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13 Heartwarming Pictures Of Syrian Children Learning Taekwondo

Korean trainers are teaching taekwondo to children at Zaatari refugee camp near Mafraw, Jordan. "Taekwondo is amazing," says one kid.

Posted on September 17, 2013, at 10:45 a.m. ET

Children at the world's second largest refugee camp in Jordan are learning taekwondo. Their trainers say it inspires discipline and self-respect in those traumatized by war in their home country.

AP Photo/Bela Szandelszky

Charles Lee, a Korean taekwondo master, founded the program last month with the aid of U.N. relief agencies.

AP Photo/Bela Szandelszky

"I have seen a lot of anger inside the hearts of the kids here," said Lee, "I want them to be peaceful and to help their neighbors."

AP Photo/Bela Szandelszky

One million Syrian refugees are now children. Only about a sixth of the 65,000 children at the Zaatari refugee camp attend the U.N.-run schools.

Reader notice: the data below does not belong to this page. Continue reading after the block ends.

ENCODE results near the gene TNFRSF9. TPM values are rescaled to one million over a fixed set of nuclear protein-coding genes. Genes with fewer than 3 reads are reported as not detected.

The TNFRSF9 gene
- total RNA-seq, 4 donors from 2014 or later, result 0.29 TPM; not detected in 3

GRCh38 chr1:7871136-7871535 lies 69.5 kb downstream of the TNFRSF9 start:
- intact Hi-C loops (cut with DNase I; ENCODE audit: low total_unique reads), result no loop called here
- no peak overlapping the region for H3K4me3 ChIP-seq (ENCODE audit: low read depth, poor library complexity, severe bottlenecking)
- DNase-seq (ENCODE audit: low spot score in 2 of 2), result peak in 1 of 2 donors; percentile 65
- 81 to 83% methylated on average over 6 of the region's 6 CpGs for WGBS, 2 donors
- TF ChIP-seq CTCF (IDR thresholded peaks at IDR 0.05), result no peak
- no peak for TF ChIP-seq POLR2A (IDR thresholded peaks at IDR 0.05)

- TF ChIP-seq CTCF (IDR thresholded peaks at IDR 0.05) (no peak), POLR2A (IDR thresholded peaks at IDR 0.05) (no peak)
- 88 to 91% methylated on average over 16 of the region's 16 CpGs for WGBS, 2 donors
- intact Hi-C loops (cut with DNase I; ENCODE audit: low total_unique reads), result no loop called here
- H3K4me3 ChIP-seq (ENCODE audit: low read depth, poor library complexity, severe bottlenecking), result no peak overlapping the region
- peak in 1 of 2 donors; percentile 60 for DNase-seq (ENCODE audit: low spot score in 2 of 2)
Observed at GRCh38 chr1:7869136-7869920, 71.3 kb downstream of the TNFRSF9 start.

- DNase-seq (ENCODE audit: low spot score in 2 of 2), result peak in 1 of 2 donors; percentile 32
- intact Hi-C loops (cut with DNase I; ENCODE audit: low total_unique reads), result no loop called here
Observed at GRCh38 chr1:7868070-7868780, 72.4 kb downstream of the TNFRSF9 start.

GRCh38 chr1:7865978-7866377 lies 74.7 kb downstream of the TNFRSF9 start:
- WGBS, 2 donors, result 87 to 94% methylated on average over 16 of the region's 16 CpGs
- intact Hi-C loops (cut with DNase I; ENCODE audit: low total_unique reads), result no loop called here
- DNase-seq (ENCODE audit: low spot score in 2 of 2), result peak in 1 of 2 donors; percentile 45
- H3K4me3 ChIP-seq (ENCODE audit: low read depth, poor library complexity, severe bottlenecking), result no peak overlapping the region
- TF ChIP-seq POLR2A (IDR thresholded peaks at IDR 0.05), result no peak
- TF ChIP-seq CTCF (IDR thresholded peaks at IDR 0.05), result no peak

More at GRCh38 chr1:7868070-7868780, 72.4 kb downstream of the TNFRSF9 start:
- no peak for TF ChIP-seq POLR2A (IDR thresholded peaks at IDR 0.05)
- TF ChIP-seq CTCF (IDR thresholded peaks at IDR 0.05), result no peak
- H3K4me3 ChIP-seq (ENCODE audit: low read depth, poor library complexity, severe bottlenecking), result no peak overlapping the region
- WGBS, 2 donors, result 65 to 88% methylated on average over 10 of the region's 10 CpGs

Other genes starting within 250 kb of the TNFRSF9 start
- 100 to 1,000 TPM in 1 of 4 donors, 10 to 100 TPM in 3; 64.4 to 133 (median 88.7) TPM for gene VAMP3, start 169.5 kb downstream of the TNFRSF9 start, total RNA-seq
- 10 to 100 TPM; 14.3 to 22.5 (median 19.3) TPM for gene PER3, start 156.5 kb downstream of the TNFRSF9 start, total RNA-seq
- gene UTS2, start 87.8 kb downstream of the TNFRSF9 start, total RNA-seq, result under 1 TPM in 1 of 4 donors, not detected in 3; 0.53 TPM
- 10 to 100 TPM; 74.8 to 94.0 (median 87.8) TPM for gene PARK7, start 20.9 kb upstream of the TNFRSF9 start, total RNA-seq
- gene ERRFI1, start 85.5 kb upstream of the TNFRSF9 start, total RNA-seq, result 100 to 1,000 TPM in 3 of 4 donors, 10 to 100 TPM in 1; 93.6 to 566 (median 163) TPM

UNHCR / O. Laban-Mattei

The children "no longer have any system in their life," said Mohamed Rashid, one of the Syrian taekwondo coaches.

AP Photo/Bela Szandelszky

The most popular game is "throwing stones at each other" to imitate the rebels fighting Assad's troops.

UNHCR / O. Laban-Mattei

But with taekwondo, the children can focus their energy positively.

AP Photo/Bela Szandelszky

"We've found an exercise routine which can change children. Maybe even more than schools, because they actually enjoy it," says Rashid.

AP Photo/Bela Szandelszky

Taekwondo "is teaching us good manners, while making us stronger" said Ibrahim al-Hamidi, a 13-year-old Syrian refugee participating in the training.

AP Photo/Bela Szandelszky

"It's good for our bodies and muscles and it teaches how to defend ourselves," he said.

AP Photo/Bela Szandelszky

As of now, only boys learn taekwondo, but the AP reports that girls will be included at a later stage.

AP Photo/Bela Szandelszky

Coach Rashid said he already sees a positive effect. "In one month, their bodies have changed a lot. And they are also more in control of their minds."

AP Photo/Bela Szandelszky

"Taekwondo is amazing," said student Ali Badran, 13, from Daraa. "Once I go back to Syria, I want to start teaching Syrian students."

AP Photo/Bela Szandelszky

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